[button link=”http://tnelectric.org/templates/finalMay12_template.qxp”]Download Template →[/button]

More than 200 directors and employees from Tennessee’s electric cooperatives were in Nashville Monday and Tuesday, March 12 and 13, for the 2012 Tennessee Electric Cooperative Association’s legislative conference. Attendees met with their legislators on Capitol Hill to help them better understand electric cooperatives and the issues that impact them. Tennessee Gov. Bill Haslam also addressed the group.

“It is an honor to travel around the state and meet people who really do care about their communities, and you all represent businesses that do that,” said Gov. Haslam. “You really are trying your best to provide a service that people need at the lowest possible cost. I am grateful for what you are doing.”

Tennessee’s electric cooperatives maintain an active presence in Nashville and Washington, D.C., to be certain that the interests of co-op members are protected. “Our electric cooperatives are private, not-for-profit businesses, but the decisions made by elected officials can affect co-op members in big ways,” says David Callis, general manager of the Tennessee Electric Cooperative Association. “It is important that legislators understand the impact their decisions will have on our co-ops’ ability to provide safe, reliable and affordable energy.”

During the conference, TECA staff explained to co-op directors and employees how this year’s redrawing of house and senate districts had impacted their service areas. Attendees were also briefed on pending legislation that would impact Tennessee’s electric cooperatives. Armed with this information, the co-op delegation took to the hill to help legislators better understand the important role of electric cooperatives and their position on various issues and legislation.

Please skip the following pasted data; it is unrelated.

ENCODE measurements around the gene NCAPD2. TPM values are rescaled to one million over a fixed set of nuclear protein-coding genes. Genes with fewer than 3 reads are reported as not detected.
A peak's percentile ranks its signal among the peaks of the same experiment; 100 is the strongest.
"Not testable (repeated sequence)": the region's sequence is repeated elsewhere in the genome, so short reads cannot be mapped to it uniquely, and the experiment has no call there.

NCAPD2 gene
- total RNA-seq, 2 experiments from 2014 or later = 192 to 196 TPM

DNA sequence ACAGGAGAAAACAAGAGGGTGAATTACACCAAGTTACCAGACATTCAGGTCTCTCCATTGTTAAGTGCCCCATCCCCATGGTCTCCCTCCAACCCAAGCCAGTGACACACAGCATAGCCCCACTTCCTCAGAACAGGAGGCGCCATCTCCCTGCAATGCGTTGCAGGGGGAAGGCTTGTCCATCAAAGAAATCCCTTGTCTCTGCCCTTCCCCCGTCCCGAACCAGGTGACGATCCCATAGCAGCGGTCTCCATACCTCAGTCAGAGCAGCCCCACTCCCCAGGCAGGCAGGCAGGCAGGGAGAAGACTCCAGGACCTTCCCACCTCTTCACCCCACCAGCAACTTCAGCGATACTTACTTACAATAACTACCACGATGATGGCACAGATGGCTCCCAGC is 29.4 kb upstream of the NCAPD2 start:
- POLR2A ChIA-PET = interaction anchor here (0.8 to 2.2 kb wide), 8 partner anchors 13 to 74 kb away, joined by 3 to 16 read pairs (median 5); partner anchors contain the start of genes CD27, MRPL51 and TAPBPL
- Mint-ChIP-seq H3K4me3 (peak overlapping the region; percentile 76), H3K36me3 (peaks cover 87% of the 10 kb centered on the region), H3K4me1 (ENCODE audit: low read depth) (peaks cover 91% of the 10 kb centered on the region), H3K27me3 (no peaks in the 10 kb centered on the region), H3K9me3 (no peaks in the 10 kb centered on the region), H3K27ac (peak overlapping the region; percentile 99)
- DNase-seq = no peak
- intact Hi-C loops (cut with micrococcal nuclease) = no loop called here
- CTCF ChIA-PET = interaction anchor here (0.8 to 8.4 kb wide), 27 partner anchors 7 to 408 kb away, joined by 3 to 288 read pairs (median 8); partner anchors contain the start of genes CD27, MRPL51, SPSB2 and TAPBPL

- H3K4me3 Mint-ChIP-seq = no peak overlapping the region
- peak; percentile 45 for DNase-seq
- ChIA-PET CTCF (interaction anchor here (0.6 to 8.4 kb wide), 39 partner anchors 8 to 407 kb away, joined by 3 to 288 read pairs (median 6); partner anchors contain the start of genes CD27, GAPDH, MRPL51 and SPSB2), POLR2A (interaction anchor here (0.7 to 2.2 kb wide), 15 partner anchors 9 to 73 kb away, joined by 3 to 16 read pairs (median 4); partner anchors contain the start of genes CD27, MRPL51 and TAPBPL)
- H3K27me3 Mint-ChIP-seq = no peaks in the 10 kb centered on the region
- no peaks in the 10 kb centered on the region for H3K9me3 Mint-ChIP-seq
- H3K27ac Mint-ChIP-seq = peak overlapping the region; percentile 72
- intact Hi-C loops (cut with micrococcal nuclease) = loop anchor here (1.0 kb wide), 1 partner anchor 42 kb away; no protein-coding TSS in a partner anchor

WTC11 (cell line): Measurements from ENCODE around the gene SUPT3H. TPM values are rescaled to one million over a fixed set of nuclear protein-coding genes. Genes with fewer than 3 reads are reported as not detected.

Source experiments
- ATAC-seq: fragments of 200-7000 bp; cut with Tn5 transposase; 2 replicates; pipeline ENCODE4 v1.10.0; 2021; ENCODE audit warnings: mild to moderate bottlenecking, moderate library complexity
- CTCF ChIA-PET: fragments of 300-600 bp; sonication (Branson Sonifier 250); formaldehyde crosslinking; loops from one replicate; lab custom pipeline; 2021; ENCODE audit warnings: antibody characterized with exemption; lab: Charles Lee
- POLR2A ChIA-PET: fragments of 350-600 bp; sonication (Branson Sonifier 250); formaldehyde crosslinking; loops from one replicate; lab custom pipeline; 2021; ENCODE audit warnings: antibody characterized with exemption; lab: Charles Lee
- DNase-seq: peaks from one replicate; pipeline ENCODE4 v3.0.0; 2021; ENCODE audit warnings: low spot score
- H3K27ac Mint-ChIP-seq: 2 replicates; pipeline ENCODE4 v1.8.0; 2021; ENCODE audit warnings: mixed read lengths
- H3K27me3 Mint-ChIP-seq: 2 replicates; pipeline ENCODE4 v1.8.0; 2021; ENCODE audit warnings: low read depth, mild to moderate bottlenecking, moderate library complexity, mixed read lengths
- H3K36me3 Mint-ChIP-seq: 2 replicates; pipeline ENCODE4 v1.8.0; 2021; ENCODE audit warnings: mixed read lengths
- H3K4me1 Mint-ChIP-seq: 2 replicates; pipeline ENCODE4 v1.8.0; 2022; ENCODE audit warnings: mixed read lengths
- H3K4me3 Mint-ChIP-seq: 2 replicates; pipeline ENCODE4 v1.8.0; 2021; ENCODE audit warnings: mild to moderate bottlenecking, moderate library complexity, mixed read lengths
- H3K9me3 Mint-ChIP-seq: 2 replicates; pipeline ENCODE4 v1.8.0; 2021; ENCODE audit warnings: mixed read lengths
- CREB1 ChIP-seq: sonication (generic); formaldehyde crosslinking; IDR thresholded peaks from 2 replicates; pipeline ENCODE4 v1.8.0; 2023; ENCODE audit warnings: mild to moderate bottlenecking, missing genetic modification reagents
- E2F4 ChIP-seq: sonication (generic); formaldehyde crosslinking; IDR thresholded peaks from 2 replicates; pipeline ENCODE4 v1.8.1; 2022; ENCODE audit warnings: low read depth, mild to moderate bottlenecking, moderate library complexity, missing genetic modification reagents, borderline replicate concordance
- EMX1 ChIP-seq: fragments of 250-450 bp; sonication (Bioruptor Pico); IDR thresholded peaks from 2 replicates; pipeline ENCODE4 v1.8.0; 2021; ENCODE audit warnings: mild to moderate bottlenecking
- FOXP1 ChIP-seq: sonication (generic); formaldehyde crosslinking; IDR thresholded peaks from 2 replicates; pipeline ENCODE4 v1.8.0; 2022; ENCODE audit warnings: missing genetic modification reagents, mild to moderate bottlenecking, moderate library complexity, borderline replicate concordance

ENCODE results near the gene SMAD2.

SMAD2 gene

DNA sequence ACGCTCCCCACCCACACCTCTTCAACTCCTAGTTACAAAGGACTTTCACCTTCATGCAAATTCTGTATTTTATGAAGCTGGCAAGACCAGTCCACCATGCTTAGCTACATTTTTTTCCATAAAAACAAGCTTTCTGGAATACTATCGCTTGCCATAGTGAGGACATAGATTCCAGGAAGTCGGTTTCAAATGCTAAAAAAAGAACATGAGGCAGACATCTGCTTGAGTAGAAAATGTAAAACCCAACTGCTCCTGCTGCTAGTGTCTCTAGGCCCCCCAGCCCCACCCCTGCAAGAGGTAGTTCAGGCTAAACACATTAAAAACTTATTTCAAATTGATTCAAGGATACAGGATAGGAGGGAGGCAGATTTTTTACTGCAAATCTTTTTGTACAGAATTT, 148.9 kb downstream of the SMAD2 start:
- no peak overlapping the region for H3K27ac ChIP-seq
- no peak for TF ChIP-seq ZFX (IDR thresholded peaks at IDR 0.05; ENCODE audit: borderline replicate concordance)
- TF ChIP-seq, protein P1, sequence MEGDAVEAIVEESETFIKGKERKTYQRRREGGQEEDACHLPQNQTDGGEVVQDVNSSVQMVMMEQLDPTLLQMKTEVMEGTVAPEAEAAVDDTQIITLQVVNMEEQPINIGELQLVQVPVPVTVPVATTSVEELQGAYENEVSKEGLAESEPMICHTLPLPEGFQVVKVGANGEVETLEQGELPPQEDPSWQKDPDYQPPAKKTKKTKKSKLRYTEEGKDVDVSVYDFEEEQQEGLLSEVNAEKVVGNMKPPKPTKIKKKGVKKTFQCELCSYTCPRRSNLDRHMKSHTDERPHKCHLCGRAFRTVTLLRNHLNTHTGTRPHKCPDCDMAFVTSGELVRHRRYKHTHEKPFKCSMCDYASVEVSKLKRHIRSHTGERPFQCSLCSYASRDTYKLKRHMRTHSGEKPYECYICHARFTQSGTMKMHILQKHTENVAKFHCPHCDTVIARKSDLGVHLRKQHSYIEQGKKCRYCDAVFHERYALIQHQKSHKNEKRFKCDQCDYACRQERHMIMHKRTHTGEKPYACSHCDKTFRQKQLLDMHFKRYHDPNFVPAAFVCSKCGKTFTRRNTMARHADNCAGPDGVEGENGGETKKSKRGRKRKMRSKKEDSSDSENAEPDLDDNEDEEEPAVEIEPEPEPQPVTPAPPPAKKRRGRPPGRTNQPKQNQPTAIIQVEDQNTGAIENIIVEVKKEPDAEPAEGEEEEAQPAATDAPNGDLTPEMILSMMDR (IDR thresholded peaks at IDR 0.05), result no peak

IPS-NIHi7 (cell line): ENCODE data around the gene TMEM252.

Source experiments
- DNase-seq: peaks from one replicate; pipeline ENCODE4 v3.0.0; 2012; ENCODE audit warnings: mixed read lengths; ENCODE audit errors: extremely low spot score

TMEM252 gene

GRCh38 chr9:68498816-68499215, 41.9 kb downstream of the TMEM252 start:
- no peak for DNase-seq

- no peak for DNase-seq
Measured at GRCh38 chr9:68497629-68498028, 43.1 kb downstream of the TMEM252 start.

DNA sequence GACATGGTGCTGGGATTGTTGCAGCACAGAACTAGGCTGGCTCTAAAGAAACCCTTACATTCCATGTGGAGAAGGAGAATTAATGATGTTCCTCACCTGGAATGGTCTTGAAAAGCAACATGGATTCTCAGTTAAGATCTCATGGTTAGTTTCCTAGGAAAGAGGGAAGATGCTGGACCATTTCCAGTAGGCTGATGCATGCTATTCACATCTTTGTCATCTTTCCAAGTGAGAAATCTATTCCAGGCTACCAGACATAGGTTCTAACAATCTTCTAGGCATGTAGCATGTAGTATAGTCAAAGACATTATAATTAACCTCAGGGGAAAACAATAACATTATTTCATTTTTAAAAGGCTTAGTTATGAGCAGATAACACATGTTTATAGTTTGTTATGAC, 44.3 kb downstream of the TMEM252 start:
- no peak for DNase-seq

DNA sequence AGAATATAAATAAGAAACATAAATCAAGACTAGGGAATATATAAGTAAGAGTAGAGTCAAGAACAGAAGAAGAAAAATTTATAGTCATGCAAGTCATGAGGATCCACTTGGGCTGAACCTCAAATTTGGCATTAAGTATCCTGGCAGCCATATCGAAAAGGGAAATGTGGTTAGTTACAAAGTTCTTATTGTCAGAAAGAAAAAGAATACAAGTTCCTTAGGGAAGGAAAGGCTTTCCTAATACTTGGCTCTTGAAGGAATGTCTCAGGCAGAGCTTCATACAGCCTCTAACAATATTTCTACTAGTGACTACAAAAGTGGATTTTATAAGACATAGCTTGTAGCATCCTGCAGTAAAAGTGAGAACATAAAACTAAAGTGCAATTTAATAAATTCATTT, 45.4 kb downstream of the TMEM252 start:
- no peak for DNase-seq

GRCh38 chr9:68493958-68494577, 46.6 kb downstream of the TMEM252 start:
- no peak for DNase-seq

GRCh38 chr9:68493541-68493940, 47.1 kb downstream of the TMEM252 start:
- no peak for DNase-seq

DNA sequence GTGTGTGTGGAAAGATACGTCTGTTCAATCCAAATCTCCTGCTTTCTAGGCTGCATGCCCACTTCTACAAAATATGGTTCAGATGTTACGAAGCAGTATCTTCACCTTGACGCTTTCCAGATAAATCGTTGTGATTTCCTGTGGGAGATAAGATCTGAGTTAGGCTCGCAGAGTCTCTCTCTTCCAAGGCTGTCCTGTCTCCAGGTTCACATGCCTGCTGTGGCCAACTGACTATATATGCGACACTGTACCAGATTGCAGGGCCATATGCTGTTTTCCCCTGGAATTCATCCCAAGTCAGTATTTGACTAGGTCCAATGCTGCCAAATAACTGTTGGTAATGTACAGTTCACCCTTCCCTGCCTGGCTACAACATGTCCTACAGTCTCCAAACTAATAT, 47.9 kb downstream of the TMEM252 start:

Most issues affecting co-ops this year revolve around local control. “We believe that our members are best served when local decisions are made by local board members elected to run the cooperative,” says Mike Knotts, director of government affairs with TECA. “We are concerned when legislation limits a board’s ability to act in the best interests of its members.”

The primary issue facing electric cooperatives this year is nothing new – pole attachments. Electric utilities charge cable TV and telephone providers when they attach their wires to electric poles. Cable and telephone companies believe these rates should be lower, but co-ops believe they charge fair rates based on the actual cost of installing and maintaining the pole. “We believe that our local boards are more than capable of establishing fair attachment rates,” says Knotts. “This is an issue that is best settled locally, not by state government.”

“The impact of co-op members coming to talk with their legislators is huge,” said Callis. “Educated and informed legislators are a key component of low-cost, reliable power in Tennessee.”


[button link=”http://teca.smugmug.com/Legislative/Legislative-Day-2012/21916851_RVCFs6#!i=1749821770&k=FcBwFKK”]View photos from the event →[/button]

TECA’s David Callis responds to Cable’s presentation to Senate Commerce Committee during the 2012 Legislative Rally on March 13th.

Get Microsoft Silverlight

Some of the most breathtaking scenery Tennessee has to offer lies within our state parks. This year marks the 75th anniversary of the Tennessee State Parks system, and to celebrate this milestone, The Tennessee Magazine and the parks system are teaming up to host the first-ever State Parks Shutterbug Photography Contest.